Why sports and games are necessary

EducationWorld July 14 | EducationWorld

DESPITE REPORTS OF SPORTS icons and even mid-range sports professionals ” especially cricketers ” earning huge retainers, bonuses and endorsement incomes, many parents believe sports and games are frivolous extra-curricular activities unconnected with education. Yet participation in sports is an integral part of every child™s education experience, because there™s much more to sports and games than is commonly believed.
For a start, sports education offers children and adults a wonderful metaphor for understanding the dynamics of the world around us (business, politics, etc) and our personal lives within that world. More specifically, track and field contests are microcosmic dramas, with familiar ups and downs ” jubilation and depression, anger and calm, success and failure ” that confront adults in the drama of our daily lives. In sport, we experience every possible emotion and psychological state, as we (athletes, coaches, parents, fans) are forced to respond to constantly changing circumstances.
Sports as a microcosm of life can teach youth more than learning how to kick, throw a ball, or play a game. And while winning on the scoreboard may be a goal, if it™s the only goal, then much is lost for young sportspersons and coaches, parents and fans who are all part of the experience.
Indeed, participation in sports and games provides numerous opportunities for learning valuable life lessons, building self-esteem, and experiencing healthy and physically active lifestyles. Professionals, researchers, and especially wise old grandparents, will tell you that sports lead to balanced development which is the foundation for future success.
There are myriad reasons for appreciating that sports are more than just a footnote in the schooling experience. They offer great opportunities to achieve personal, motivational and community objectives. The benefits of sports education include:
Fitness for life. Sports and play develop strength, flexibility, balance, and body control ” be it by kicking or dribbling a football, serving a tennis ball, walking the balance beam, running bases, or shooting a basket. Playing sports also gets kids off the couch and into exercise. Moreover, all games and sports provide opportunities to learn and improve no matter where or when you begin.
Setting and striving for goals. Successful people set short and long-term goals and focus on achieving them. Organised play offers valuable lessons in setting individual and team goals and striving to achieve them. At the outset, the skills of a young athlete or accomplishment of a team don™t matter. Goals can be set for improvement and a plan of action mapped out to attain them. This learning and improvement process can later be extended to vital areas of our working lives.
Discipline. Sports and games teach discipline in a palatable way even as children participate in activities they enjoy. Discipline is necessary to learn skills and maximise performance. Children learn that if they develop the discipline to improve and excel, performance rewards follow.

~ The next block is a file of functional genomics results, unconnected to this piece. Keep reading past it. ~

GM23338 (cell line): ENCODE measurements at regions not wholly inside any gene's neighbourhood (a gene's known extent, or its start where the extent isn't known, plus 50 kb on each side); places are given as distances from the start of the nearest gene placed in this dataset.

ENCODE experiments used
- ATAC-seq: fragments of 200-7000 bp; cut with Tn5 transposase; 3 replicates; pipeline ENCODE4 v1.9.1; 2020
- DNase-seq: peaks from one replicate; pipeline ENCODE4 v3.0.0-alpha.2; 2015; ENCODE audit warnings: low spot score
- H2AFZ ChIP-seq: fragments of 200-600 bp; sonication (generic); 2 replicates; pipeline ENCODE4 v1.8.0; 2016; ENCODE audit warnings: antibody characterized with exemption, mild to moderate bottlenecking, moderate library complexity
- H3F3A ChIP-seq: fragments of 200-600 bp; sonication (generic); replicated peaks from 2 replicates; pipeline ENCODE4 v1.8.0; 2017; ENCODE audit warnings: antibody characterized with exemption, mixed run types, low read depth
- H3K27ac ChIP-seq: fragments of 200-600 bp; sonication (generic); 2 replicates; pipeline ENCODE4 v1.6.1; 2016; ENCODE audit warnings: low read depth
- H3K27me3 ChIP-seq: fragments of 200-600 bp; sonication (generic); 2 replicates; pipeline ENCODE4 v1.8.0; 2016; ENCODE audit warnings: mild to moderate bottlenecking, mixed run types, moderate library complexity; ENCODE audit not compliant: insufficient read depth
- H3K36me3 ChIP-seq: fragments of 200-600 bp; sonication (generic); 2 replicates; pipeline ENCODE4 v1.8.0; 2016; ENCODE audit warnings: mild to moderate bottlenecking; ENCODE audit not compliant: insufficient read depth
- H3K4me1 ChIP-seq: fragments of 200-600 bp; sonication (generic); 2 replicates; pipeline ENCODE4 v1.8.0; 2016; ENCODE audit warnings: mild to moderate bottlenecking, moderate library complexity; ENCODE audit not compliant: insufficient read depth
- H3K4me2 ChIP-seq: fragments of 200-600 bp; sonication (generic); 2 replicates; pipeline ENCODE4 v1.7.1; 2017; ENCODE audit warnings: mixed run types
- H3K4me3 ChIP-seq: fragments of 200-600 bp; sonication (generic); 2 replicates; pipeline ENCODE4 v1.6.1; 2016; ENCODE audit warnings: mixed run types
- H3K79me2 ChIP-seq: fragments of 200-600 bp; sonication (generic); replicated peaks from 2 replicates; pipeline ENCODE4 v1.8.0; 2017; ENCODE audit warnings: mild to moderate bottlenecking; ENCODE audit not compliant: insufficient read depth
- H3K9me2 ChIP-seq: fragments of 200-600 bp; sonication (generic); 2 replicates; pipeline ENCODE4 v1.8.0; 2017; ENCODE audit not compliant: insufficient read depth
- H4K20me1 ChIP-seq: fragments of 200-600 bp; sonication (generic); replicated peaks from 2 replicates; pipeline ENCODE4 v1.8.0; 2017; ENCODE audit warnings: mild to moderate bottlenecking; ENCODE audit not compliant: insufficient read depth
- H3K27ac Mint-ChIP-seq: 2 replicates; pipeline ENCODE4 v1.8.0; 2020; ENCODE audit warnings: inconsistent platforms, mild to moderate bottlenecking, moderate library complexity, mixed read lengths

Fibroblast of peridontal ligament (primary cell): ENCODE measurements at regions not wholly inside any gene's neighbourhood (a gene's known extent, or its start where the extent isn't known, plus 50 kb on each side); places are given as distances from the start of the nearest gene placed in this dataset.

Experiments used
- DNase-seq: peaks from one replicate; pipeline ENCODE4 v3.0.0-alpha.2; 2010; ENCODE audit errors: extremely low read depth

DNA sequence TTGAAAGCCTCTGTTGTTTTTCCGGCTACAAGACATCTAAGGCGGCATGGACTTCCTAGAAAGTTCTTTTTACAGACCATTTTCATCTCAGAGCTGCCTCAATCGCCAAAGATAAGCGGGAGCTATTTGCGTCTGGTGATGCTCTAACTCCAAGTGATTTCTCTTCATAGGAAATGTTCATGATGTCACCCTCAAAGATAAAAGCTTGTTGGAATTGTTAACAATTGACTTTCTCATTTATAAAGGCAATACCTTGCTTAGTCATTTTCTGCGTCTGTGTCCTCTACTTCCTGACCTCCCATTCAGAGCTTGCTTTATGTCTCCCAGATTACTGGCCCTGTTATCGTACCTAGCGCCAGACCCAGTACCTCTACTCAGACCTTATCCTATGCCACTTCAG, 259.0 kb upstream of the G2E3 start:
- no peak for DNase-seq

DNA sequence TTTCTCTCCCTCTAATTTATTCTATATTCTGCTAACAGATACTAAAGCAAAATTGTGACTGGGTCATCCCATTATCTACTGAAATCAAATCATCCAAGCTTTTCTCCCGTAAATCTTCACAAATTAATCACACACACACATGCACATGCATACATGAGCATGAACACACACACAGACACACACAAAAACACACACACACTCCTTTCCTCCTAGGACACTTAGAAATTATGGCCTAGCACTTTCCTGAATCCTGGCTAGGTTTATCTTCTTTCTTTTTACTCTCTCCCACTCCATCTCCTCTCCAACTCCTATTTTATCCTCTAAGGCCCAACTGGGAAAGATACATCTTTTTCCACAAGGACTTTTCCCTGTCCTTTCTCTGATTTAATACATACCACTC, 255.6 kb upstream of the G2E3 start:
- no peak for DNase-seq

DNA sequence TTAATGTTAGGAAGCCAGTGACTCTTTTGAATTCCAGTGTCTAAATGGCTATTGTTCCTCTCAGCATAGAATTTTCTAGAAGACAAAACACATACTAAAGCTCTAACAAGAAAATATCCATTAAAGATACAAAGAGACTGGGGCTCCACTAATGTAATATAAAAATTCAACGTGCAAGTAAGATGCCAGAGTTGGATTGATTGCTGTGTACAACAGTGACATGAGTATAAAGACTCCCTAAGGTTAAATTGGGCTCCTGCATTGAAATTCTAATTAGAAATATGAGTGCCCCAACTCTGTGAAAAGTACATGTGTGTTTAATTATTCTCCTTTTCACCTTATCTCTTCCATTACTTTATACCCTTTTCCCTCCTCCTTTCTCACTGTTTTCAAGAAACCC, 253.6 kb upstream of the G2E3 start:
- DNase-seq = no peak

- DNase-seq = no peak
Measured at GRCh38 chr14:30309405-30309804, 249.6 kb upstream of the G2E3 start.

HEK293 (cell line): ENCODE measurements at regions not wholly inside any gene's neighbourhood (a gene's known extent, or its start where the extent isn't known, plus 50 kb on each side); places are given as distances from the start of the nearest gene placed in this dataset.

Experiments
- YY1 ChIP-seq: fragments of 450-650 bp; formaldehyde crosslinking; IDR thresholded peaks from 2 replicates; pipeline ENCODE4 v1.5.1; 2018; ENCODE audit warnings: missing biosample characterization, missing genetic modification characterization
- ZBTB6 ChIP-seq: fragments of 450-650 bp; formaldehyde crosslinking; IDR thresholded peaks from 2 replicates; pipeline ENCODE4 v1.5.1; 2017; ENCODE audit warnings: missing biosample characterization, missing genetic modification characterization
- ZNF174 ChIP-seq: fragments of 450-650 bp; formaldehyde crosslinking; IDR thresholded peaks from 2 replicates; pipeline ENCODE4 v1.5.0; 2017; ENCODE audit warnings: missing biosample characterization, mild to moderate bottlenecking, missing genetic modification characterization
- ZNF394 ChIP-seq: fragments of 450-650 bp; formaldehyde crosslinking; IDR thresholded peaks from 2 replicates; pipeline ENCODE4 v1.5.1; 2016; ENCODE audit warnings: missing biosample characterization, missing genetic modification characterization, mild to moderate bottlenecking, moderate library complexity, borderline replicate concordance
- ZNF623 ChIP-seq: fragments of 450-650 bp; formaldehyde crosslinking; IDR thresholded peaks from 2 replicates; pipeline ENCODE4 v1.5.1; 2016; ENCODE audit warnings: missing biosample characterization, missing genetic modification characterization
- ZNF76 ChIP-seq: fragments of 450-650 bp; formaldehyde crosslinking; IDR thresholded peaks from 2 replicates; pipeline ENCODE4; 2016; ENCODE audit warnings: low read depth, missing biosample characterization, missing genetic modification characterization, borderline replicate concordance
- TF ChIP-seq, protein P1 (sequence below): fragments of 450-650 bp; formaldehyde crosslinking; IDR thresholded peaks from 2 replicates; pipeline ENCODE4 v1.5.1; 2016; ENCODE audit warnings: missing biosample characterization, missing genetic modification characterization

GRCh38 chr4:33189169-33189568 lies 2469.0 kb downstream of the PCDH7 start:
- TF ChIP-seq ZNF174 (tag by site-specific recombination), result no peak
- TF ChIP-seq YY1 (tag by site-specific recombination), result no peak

Real self-esteem and confidence. Observe a young player™s joy after manoeuvring a tricky shot into a soccer net. Notice the radiant grin of a kid making a three-point shot for the first time, or hitting a six in a cricket match. Self-esteem can be built through hard work on playing fields. Every young person should be encouraged to visualise herself as a successful sportsperson just as she is encouraged to imagine herself as a scientist, academic or medical practitioner.
Interdependence and teamwork. The brotherhood of sports encourages children to learn teamwork and cooperation to attain winning goals. Team sports teach kids to be self-reliant while drawing on the strengths of others. In field games and track events, kids learn how to help and assist teammates. By working together, they learn to acquire synergies ” as essential in sports arenas as in classrooms.
Dealing with success and failure. Children can learn how to be proud of success without disparaging their opponents. Facing challenges in sports also teaches young people how to deal with failure ” temporary setbacks from which lessons can be learned.
Determination and perseverance. Sports and games teach children how to push boundaries and transcend their physical and mental limitations. Most kids instinctively know they must work hard to achieve set goals. But on playing fields, they have the advantage of getting advice from coaches and teammates.
However, it™s important to note that sports education doesn™t automatically teach life skills, help personal development and grow self-esteem. What it does is give us opportunities to develop these virtues while engaging in pleasurable activity.
(Dr. George A. Selleck is a San Francisco-based advisor to EduSports, Bangalore)

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